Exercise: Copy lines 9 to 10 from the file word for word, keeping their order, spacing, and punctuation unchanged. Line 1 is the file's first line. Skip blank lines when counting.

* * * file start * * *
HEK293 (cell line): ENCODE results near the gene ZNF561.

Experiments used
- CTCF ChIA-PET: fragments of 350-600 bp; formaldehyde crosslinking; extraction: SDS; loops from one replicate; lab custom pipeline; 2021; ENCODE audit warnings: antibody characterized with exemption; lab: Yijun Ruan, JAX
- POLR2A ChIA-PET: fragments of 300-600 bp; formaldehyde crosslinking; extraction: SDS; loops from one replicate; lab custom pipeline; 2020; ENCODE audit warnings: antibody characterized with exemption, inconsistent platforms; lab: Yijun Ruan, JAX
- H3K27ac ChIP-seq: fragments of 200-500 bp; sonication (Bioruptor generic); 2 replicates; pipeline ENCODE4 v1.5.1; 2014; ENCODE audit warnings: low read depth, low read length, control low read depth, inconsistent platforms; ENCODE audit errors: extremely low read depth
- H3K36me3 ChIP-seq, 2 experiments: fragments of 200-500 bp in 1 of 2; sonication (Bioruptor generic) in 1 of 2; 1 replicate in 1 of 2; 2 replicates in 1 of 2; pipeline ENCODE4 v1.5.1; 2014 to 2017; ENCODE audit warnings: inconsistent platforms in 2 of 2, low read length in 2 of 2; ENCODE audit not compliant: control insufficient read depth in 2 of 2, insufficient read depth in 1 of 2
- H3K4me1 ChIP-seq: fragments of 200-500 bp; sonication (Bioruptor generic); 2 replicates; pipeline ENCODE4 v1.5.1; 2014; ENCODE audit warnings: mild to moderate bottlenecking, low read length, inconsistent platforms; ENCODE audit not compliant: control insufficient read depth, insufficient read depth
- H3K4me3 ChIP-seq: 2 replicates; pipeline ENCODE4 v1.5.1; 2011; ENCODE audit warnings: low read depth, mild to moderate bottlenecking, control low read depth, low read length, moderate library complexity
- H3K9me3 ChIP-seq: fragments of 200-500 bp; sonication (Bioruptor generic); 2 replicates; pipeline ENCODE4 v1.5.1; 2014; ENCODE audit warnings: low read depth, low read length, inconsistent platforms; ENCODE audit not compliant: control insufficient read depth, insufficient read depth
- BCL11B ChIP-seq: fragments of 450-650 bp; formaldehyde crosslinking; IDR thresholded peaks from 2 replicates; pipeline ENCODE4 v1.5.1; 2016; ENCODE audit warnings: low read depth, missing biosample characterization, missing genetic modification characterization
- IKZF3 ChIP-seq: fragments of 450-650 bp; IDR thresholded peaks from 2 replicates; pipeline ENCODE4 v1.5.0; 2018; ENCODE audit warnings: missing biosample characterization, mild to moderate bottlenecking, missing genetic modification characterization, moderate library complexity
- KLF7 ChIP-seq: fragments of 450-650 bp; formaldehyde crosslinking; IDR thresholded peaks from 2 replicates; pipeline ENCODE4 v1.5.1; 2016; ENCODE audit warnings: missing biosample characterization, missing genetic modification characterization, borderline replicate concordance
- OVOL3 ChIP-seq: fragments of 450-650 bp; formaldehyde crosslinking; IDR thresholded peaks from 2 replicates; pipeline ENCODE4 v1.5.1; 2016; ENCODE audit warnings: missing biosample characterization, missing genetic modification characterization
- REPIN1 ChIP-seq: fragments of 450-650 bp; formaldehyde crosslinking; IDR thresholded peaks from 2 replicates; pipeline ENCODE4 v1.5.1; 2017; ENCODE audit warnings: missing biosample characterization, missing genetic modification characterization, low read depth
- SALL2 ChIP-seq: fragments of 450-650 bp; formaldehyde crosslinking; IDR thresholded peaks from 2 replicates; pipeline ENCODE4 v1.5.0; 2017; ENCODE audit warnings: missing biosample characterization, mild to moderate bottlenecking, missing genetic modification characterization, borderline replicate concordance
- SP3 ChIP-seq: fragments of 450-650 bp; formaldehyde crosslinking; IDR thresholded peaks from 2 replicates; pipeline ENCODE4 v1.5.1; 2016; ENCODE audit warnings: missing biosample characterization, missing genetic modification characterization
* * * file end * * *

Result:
- H3K9me3 ChIP-seq: fragments of 200-500 bp; sonication (Bioruptor generic); 2 replicates; pipeline ENCODE4 v1.5.1; 2014; ENCODE audit warnings: low read depth, low read length, inconsistent platforms; ENCODE audit not compliant: control insufficient read depth, insufficient read depth
- BCL11B ChIP-seq: fragments of 450-650 bp; formaldehyde crosslinking; IDR thresholded peaks from 2 replicates; pipeline ENCODE4 v1.5.1; 2016; ENCODE audit warnings: low read depth, missing biosample characterization, missing genetic modification characterization